Final score: 23 / 40
Outtake. Despite the good set of tools available to HF patients, the score isn’t that high. The app misses a few points because it doesn’t allow any secure communication options as well as device sync. Still, it gains one more point for the fluid tracker, because HF patients need to control water consumption to avoid swelling.
The app created by Health Professionals and Engineers at the USF College of Engineering and USF College of Nursing is designed to facilitate self-management for patients with heart failure. It is in sync with the Bioharness BT external sensor, allowing the measurement of:
- Heart Rate
- Breathing Rate
- Activity level
- Skin temperature
- Blood Pressure (optional external sensor)
- SpO2 (optional external sensor)
The app itself contains six modules:
- Exercises: helps patients to perform breathing and walking exercises and keep up with the needed levels of physical activity.
- CHF info: educates HF patients about their condition and all hidden pitfalls on their way.
- Assessment: a questionnaire that allows patients to assess their health status, mood and symptoms on a daily basis and get a feedback.
- Vital signs: synchronizes Bioharness BT and offers a manual way to input vitals.
- Trends: the tool visualizes both real-time and historical patient health data in easy-to-read graphs.
- Medications: helps patients to manage their medications.
HeartMapp places HF patients into either a green, yellow or red zone based on the combination of their vitals, exercises and medications. Green means that the patient is doing well in self-management, while red advises to see a physician or go to the hospital. And the yellow zone is the area of improvements, where patients need to understand what they are lacking in health management and obtain this skill.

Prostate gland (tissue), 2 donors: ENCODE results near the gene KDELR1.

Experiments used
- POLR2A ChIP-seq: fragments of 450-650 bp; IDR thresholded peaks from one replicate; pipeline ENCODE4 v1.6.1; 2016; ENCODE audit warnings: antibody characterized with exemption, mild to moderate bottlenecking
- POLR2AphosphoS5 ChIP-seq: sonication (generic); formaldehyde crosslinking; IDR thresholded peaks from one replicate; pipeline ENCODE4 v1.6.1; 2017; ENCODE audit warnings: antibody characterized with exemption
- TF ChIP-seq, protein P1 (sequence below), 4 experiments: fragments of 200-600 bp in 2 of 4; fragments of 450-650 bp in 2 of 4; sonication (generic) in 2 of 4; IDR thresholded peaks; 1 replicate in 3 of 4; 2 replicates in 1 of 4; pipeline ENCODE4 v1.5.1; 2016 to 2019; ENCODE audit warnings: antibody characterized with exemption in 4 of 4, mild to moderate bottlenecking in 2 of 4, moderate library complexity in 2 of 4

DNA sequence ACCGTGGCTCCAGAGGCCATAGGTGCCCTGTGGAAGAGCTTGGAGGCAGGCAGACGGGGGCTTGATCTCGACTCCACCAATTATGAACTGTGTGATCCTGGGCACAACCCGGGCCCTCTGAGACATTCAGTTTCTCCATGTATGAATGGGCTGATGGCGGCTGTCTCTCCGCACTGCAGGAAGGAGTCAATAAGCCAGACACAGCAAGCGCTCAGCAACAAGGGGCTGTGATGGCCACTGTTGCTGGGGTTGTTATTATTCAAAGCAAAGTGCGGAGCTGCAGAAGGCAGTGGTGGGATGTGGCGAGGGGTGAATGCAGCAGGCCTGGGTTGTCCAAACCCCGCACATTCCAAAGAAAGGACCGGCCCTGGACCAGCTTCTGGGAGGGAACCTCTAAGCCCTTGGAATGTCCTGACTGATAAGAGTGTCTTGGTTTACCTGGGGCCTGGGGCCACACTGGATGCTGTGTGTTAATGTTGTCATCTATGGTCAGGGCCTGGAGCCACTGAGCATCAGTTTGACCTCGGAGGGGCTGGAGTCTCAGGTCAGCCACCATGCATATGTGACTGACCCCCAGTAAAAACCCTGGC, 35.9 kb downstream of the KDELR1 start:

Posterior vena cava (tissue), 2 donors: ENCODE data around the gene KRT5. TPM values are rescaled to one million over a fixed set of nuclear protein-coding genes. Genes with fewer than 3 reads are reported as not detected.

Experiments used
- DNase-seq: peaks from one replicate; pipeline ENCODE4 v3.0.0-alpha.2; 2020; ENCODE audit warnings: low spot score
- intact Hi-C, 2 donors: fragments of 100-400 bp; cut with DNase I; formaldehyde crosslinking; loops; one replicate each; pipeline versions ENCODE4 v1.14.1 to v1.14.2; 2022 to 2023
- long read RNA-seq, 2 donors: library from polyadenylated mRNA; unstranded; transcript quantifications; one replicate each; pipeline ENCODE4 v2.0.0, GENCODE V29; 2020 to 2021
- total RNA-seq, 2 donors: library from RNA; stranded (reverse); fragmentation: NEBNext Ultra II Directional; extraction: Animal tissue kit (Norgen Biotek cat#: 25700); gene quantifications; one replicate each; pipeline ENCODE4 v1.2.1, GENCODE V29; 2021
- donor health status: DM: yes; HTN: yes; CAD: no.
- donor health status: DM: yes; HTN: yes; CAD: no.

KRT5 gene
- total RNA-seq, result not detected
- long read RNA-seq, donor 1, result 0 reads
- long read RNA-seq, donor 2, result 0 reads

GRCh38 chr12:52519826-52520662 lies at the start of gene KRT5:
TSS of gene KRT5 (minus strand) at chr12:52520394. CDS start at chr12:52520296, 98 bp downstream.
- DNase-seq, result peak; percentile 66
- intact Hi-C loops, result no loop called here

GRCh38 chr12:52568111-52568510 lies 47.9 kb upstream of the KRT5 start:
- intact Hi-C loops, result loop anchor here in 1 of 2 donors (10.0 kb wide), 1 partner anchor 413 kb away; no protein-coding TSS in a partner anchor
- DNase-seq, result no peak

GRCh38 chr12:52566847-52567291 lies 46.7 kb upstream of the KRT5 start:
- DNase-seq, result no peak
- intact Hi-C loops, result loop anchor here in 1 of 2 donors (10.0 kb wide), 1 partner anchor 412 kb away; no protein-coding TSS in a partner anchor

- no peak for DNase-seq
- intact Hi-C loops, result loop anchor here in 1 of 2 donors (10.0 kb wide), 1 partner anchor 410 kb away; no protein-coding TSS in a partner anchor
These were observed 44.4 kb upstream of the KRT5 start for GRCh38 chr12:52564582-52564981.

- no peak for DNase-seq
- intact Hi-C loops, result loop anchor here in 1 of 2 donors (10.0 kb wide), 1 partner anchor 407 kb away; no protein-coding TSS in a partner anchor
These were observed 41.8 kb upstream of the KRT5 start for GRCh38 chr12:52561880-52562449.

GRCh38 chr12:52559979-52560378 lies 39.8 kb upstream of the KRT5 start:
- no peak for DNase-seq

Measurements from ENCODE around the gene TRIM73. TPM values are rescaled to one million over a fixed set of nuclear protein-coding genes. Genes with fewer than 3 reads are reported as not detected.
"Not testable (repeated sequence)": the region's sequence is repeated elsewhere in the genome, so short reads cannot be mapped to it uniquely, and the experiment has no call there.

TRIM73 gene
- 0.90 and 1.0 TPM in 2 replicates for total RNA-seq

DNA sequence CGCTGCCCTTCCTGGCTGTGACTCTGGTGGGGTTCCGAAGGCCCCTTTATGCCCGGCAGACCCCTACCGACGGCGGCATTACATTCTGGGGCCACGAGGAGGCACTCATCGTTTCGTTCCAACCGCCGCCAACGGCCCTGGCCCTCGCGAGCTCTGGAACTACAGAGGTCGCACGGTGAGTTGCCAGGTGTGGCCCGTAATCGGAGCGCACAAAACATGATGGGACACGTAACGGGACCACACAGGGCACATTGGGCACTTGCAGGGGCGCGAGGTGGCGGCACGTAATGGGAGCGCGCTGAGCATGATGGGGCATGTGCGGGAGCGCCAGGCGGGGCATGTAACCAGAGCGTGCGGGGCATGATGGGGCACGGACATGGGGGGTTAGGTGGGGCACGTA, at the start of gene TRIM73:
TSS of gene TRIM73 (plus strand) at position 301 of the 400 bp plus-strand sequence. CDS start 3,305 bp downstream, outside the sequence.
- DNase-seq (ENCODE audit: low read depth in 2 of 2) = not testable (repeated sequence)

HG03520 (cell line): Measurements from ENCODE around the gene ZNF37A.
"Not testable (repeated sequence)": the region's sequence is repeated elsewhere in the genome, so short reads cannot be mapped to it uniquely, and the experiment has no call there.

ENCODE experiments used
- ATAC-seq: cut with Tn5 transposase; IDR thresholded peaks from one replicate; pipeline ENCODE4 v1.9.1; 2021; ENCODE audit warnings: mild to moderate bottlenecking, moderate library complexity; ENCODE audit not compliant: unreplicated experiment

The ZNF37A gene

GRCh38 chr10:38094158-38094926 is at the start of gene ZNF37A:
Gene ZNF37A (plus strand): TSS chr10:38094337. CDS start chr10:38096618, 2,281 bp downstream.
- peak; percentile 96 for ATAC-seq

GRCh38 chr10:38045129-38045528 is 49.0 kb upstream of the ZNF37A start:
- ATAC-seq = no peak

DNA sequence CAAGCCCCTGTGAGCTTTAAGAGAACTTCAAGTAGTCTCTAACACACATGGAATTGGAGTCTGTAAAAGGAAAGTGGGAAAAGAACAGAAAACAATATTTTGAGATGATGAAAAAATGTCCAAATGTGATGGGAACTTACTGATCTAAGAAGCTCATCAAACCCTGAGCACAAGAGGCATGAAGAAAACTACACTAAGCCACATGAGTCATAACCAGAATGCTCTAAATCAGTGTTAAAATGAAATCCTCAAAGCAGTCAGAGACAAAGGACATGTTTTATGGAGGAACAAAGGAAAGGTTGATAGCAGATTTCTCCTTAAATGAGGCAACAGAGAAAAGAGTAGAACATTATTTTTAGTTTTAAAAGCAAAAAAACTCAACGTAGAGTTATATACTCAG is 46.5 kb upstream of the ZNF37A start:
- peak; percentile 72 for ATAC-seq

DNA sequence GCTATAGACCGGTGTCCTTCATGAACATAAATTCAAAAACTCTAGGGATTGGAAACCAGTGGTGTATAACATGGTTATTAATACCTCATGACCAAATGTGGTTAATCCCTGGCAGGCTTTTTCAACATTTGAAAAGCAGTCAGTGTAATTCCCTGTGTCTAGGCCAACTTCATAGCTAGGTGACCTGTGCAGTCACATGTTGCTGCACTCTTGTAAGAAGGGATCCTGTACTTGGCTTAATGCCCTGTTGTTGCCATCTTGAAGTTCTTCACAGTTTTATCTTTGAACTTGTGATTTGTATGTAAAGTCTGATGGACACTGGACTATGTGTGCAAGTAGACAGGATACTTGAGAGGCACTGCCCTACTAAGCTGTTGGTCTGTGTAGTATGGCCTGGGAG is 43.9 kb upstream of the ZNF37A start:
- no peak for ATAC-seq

In addition, the app is connected to a web app for providers, allowing to access historical and real-time information about their patient’s health status for early intervention and readmission prevention.
Final score: 24 / 40
Outtake. While the original score was 21, the app was able to gain three bonus points for:
- assessment functionality,
- offering specific HF-focused exercises,
- colored zones to explain patients where they stand in the easiest way.
Still, we were surprised not to find any secure in-app option for communication with the provider. The developers have already connected a patient with their physician by automatic real-time updates on vitals and trends, it's curious why they didn’t make one step further.
Heart Failure Storylines
Developed in partnership with the Heart Failure Society of America, this app is destined to ensure that patients with heart failure will get the needed functions to keep their health balanced. The most interesting feature is that patients themselves can build the dashboard and clean up the home page from the functions they don’t need. Within the app, patients can choose from the list of following HF management tools:
- Daily vitals: allows recording and visualizing such vitals as weight, body fat percent, systolic blood pressure, diastolic blood pressure, and pulse.
- Medication tracker: allows inputting medications, setting reminders and tracking the intake.
- Symptom tracker: enables patients to input symptoms and side effects to build patterns that may be essential for the treatment progress estimation.
- Physical activity: ensures that a patient moves and exercises enough.
- Sync a device: allows aggregating data from other mHealth apps and smart devices (e.g., Jawbone, Garmin, Fitbit).
- Low sodium guidelines: advises the patient how to fulfill their nutritional needs with a low-salt diet.